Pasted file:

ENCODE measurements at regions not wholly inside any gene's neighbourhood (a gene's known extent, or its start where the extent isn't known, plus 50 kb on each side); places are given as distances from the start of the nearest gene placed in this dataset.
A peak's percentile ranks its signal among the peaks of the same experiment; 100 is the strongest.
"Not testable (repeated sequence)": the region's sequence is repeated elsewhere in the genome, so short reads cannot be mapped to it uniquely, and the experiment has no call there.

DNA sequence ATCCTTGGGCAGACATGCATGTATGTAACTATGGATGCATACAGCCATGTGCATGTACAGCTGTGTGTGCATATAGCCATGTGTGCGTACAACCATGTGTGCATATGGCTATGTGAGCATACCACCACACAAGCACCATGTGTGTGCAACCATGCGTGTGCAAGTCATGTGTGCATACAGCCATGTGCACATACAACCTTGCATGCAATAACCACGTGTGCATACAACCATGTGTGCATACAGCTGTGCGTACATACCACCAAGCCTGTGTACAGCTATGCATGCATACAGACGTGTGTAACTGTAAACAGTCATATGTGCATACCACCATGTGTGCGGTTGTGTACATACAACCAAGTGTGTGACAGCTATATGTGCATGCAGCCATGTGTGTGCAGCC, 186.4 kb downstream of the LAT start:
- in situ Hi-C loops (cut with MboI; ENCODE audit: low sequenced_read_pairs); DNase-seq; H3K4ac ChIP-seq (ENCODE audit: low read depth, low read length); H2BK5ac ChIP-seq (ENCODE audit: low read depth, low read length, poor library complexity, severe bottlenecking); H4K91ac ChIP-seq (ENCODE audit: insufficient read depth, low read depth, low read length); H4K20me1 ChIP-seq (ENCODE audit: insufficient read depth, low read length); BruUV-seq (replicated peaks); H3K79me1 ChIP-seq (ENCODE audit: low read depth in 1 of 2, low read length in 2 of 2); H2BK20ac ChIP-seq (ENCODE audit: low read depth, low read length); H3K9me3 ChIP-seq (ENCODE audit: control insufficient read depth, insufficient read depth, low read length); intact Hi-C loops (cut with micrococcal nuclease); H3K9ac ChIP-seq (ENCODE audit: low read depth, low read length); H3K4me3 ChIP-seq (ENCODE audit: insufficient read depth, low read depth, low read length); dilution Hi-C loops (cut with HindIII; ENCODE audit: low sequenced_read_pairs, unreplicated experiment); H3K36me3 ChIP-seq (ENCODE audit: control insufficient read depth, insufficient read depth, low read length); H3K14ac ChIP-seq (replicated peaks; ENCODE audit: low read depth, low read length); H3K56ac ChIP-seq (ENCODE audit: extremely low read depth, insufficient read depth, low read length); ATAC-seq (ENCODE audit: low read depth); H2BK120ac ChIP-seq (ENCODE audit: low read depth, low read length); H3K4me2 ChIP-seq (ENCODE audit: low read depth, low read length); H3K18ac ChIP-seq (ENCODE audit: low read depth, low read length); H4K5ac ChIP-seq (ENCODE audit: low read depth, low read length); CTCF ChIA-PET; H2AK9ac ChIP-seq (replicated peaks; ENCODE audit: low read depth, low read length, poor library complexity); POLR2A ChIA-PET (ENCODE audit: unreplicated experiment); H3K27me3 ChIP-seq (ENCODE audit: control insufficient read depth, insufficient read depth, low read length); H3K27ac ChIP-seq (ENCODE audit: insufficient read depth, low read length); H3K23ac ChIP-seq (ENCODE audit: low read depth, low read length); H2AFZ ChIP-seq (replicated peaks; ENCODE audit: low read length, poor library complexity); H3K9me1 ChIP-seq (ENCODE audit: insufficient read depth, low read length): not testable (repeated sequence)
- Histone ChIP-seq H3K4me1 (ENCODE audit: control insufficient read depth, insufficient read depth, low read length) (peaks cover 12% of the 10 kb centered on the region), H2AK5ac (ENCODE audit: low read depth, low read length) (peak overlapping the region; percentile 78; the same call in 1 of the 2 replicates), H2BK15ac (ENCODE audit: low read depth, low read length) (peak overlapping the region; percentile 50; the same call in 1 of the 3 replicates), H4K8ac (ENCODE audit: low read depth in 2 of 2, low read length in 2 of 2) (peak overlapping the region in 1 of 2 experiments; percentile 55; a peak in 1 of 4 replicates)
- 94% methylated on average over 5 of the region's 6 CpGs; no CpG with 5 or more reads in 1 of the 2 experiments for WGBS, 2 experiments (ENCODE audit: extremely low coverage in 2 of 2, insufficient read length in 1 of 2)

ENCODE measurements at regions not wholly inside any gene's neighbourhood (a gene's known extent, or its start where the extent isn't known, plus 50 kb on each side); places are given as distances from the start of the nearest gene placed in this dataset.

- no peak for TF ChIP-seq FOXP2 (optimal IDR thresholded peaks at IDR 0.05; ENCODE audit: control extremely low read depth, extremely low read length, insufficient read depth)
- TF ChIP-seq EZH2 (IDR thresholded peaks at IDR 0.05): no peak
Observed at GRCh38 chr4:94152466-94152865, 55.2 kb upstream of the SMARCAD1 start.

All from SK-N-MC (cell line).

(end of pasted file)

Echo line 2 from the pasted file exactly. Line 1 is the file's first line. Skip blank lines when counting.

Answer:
A peak's percentile ranks its signal among the peaks of the same experiment; 100 is the strongest.